Damaged Shell icebreaker, key to offshore drilling project, arrives in Oregon

“This is obviously a disappointing approval, but at least the Administration made it clear that Shell can not actually drill for oil until or unless the Fennica, its latest piece of damaged equipment, makes it back from repairs in Portland”, Steve Kretzmann, executive director of Oil Change worldwide, said in a statement.


Many environmental groups wanted the current administration to not allow Shell to operate in the Chukchi Sea, mainly because no icebreaker vessel was present. Shell already had an accident in the Arctic the first time it tried to drill there in 2012, when a harsh winter storm hit and the company lost control of a rig. In its news brief announcing the Shell Application for Permits to Drill (APD) approval, the US Department of Interior Bureau of Safety and Environmental Enforcement (BSEE) described the permitted exploration and tight restrictions involved. Certain oil-rich areas might be briefly off limits to drilling due to points with Shell’s security gear, and Shell will probably be prevented from drilling two…

Shell can only drill the top sections of wells because the company doesn’t have critical emergency response equipment on site to cap a well in case of a leak.

Environmentalists worry the Arctic’s remoteness and rugged conditions will hamper cleanup efforts in the event of a spill, risking devastation of a fragile marine ecosystem.

That view is apparently held by at least a few members of the US Congress. Senator Jeff Merkley (D-OR) introduced the “Stop Arctic Ocean Drilling Act of 2015” last week, legislation co-sponsored by Senators Al Franken (D-MN), Martin Heinrich (D-NM), Ed Markey (D-MA), Bernie Sanders (D-VT) and Sheldon Whitehouse (D-RI).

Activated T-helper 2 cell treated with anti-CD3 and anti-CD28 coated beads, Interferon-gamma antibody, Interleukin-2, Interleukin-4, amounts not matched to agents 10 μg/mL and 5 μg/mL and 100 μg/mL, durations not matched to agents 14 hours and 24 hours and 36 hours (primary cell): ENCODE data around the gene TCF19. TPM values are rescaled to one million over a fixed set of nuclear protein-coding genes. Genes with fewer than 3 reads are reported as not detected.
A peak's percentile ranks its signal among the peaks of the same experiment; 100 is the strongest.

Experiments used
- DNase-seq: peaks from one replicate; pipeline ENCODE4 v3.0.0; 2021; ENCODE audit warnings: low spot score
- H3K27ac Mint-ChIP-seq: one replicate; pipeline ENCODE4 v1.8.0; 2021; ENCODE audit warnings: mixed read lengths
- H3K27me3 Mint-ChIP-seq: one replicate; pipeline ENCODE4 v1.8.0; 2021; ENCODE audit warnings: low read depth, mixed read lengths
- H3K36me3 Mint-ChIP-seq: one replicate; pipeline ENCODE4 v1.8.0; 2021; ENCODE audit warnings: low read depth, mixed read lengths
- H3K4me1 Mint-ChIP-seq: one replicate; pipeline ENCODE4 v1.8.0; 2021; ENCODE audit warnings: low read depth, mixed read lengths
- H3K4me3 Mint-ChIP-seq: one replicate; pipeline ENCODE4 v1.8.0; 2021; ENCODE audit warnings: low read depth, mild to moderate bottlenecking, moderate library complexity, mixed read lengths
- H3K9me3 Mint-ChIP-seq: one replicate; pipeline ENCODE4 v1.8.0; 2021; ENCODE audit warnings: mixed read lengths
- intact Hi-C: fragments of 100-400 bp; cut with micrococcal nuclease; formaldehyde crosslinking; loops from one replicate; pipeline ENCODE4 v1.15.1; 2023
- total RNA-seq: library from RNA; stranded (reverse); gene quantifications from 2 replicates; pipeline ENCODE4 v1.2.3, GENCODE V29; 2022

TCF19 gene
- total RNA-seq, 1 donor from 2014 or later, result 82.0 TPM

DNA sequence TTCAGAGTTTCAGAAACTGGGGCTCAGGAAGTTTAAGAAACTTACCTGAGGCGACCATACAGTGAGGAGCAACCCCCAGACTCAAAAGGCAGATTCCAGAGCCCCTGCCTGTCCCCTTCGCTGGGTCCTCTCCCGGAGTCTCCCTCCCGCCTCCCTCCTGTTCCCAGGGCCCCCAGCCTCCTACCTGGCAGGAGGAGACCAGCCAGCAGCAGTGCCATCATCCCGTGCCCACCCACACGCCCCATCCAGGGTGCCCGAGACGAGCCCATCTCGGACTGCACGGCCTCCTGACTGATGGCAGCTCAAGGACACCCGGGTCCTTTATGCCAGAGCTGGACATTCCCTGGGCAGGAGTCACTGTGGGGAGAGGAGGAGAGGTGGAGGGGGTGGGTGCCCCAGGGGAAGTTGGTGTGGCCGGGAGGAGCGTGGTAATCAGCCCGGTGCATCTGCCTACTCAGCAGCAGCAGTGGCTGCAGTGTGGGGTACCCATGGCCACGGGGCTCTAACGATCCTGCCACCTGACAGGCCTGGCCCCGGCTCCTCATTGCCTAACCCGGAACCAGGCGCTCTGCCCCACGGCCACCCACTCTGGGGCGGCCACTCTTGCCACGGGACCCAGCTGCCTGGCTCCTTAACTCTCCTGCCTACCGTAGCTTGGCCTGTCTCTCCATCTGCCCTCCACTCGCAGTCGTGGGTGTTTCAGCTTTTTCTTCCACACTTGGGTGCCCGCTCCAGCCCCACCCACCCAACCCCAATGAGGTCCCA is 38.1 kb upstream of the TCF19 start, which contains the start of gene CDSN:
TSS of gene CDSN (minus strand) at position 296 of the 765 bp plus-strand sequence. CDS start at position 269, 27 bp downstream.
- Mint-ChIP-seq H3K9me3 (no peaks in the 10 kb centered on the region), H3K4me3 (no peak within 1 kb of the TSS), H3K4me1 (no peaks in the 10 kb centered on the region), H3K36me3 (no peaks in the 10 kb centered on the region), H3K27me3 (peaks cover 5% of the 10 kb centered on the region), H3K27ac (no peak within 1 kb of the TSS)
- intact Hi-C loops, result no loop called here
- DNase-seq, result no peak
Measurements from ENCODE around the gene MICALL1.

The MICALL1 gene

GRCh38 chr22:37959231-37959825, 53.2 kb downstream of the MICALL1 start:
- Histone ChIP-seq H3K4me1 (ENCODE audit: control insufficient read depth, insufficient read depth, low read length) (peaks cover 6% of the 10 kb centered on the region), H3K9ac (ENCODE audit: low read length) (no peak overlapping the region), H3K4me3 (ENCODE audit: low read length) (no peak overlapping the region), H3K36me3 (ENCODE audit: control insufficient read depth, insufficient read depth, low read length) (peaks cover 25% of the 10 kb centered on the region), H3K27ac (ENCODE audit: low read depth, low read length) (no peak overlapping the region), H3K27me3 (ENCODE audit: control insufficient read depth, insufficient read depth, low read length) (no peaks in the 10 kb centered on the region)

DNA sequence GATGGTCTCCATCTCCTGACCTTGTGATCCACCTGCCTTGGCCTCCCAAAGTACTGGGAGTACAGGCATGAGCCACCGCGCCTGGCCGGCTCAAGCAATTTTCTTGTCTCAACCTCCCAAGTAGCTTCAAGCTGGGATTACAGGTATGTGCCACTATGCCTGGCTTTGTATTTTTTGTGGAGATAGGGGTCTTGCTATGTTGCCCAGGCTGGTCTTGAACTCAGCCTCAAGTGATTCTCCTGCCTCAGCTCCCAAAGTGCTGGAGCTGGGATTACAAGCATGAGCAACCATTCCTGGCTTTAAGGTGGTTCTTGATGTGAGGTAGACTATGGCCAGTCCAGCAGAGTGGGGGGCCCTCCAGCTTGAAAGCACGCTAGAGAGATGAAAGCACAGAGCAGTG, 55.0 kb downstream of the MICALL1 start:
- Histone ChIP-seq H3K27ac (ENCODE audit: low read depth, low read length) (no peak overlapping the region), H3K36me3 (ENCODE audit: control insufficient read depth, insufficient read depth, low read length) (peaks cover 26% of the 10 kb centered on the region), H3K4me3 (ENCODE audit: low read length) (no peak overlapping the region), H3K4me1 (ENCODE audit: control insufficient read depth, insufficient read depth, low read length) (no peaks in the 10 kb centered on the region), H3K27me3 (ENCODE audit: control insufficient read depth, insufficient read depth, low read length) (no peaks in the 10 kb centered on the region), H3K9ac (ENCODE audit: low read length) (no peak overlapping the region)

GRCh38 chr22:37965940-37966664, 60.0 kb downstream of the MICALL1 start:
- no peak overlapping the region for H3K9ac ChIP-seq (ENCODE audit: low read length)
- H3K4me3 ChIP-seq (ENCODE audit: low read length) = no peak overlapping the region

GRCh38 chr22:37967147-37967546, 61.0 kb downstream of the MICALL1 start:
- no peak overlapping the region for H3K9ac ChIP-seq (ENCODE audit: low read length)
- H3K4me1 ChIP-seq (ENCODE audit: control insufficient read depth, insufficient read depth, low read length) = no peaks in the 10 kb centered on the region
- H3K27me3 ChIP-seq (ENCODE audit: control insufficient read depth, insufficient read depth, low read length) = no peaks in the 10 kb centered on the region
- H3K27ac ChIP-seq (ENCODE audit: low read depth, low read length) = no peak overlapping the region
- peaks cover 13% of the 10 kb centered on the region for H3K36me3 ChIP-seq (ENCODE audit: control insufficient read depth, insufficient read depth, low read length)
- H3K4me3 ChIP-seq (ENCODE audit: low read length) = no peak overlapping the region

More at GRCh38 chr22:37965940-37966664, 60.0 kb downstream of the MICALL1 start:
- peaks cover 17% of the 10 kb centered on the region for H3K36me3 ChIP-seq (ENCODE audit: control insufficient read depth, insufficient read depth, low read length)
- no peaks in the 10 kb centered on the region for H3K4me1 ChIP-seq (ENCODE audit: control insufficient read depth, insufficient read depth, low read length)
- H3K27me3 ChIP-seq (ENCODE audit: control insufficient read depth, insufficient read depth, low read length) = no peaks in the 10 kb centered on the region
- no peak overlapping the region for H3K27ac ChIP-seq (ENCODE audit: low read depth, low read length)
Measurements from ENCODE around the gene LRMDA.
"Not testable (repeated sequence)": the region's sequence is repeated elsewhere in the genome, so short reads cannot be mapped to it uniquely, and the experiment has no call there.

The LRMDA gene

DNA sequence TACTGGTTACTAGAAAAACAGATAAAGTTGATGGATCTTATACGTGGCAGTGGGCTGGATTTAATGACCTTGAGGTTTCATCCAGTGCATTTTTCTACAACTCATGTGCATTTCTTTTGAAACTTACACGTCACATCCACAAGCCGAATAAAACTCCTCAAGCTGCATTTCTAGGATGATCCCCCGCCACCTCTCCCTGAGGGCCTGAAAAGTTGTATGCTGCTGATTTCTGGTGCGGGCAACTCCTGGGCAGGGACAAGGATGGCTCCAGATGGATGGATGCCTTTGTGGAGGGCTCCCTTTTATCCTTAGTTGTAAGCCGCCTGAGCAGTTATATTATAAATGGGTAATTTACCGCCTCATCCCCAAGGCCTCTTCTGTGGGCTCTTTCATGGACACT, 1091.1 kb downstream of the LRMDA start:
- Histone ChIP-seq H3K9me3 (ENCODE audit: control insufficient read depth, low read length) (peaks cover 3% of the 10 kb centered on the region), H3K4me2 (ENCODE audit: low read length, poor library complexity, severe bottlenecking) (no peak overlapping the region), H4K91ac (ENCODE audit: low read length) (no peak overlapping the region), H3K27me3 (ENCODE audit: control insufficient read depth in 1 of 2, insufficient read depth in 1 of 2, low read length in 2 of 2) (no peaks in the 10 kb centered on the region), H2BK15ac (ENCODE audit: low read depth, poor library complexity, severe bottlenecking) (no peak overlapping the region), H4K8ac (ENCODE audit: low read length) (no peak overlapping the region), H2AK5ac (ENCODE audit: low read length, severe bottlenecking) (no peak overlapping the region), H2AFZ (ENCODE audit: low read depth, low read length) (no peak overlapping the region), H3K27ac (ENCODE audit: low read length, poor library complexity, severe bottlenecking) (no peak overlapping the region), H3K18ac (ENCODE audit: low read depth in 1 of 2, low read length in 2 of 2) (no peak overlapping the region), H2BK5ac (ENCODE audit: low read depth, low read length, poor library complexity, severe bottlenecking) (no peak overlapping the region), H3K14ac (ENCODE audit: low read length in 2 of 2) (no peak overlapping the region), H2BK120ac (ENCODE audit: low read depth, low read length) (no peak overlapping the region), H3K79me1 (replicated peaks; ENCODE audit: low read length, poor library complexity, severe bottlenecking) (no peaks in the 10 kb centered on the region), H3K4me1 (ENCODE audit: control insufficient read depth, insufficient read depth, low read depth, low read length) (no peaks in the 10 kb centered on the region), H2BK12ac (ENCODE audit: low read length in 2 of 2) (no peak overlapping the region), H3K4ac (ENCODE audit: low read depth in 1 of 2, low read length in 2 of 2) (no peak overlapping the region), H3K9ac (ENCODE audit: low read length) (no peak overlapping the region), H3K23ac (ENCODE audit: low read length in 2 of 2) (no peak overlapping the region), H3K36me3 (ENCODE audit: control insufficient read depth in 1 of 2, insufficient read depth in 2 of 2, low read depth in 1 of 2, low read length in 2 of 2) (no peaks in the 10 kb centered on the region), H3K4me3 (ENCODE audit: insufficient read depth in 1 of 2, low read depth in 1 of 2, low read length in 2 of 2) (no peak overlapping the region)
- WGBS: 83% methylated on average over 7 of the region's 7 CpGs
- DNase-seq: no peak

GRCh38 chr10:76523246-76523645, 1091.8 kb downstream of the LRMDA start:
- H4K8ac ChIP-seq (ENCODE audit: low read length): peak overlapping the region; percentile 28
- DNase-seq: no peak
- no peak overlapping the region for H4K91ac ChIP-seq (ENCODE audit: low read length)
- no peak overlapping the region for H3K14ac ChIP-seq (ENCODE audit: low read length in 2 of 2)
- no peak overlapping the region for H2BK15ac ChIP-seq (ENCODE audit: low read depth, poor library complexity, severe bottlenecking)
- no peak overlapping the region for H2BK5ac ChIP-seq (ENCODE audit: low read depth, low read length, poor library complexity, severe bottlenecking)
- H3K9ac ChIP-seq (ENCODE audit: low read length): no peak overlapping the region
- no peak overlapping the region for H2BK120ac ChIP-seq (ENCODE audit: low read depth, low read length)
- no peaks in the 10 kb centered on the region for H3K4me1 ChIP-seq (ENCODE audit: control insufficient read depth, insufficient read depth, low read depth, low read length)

The Burger Prospect is located in about 140 feet of water, 70 miles northwest of the village of Wainwright. The vessel is basically an ice protection for the fleet and also carries equipment for stopping gushing oil.

Top-hole work begins with a mud-line cellar, an excavation to house the blowout preventer beneath the ocean floor, where it can’t be scraped by the bottom of a passing iceberg. As such, Shell is prohibited from conducting simultaneous drilling activity at these wells. Top-hole work also involves drilling to about 1,300 feet and setting a foundation for the well to grow in depth. The vessel’s hull received a gash roughly 3-feet long and a half-inch wide July 3 as it departed Dutch Harbor, Alaska.

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Protesters in kayaks gather by the Portland dry dock where the Fennica sits to oppose drilling in the Arctic